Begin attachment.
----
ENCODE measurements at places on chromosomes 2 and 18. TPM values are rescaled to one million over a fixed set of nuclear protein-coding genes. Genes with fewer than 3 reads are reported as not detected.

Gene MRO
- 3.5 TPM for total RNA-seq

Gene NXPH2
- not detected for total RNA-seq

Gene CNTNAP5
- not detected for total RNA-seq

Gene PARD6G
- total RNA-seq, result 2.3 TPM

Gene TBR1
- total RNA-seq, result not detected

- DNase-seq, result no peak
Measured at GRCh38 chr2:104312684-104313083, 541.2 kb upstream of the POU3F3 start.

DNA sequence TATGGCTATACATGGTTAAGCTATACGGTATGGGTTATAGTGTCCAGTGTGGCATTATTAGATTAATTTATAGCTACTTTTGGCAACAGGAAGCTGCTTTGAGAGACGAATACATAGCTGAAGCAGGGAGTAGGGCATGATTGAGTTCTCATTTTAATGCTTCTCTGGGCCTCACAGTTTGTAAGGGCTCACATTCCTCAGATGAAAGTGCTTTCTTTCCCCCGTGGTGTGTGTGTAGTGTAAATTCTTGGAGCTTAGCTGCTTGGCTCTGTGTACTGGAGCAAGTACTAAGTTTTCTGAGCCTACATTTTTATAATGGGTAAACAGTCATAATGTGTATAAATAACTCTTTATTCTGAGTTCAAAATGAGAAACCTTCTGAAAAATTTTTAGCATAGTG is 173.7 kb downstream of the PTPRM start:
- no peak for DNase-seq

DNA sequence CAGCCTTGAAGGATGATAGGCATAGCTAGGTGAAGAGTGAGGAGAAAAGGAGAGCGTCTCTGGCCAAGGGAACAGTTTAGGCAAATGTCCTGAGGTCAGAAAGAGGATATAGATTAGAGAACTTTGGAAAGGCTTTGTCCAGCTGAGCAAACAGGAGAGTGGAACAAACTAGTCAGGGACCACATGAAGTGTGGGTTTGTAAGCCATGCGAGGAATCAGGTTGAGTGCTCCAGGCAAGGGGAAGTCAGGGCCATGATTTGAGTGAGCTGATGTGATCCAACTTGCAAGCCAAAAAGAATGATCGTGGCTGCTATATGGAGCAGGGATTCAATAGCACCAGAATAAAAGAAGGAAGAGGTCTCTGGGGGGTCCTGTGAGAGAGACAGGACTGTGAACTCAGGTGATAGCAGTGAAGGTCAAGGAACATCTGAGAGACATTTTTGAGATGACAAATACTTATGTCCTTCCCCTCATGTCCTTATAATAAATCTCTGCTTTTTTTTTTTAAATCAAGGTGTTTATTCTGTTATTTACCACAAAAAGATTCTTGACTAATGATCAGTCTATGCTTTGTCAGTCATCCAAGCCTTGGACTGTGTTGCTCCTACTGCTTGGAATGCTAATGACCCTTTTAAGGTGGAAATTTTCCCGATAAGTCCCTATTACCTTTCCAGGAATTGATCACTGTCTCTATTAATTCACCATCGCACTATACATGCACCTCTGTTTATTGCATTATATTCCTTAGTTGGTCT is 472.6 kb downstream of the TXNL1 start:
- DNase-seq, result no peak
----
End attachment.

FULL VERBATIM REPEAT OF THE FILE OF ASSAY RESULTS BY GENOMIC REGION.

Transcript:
ENCODE measurements at places on chromosomes 2 and 18. TPM values are rescaled to one million over a fixed set of nuclear protein-coding genes. Genes with fewer than 3 reads are reported as not detected.

Gene MRO
- 3.5 TPM for total RNA-seq

Gene NXPH2
- not detected for total RNA-seq

Gene CNTNAP5
- not detected for total RNA-seq

Gene PARD6G
- total RNA-seq, result 2.3 TPM

Gene TBR1
- total RNA-seq, result not detected

- DNase-seq, result no peak
Measured at GRCh38 chr2:104312684-104313083, 541.2 kb upstream of the POU3F3 start.

DNA sequence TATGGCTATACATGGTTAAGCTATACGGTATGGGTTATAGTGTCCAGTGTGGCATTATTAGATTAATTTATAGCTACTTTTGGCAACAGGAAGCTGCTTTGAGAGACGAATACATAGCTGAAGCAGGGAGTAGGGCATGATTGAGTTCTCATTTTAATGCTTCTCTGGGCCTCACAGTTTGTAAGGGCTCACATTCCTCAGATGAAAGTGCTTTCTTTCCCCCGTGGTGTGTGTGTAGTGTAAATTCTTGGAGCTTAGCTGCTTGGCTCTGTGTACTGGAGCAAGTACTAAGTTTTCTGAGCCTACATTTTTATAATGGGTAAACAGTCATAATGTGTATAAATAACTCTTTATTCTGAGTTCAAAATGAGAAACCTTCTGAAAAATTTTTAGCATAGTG is 173.7 kb downstream of the PTPRM start:
- no peak for DNase-seq

DNA sequence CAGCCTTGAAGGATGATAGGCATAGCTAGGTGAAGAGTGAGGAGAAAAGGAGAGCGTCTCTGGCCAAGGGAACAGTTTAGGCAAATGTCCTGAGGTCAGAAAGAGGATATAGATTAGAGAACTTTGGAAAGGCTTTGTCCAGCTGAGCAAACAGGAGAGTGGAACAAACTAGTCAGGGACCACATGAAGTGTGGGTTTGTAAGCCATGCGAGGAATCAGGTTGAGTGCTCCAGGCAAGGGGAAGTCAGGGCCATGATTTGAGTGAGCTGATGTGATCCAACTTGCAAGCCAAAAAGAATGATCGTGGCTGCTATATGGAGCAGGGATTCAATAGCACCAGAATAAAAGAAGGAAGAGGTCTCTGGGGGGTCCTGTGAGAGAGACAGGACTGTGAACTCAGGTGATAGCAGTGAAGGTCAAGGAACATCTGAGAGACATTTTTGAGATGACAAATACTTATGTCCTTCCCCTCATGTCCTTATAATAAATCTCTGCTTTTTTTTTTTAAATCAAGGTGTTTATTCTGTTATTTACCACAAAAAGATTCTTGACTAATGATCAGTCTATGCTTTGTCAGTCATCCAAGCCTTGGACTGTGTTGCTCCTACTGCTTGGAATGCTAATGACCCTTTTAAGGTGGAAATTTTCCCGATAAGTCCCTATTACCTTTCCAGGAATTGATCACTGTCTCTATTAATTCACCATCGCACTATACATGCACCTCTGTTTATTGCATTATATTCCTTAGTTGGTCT is 472.6 kb downstream of the TXNL1 start:
- DNase-seq, result no peak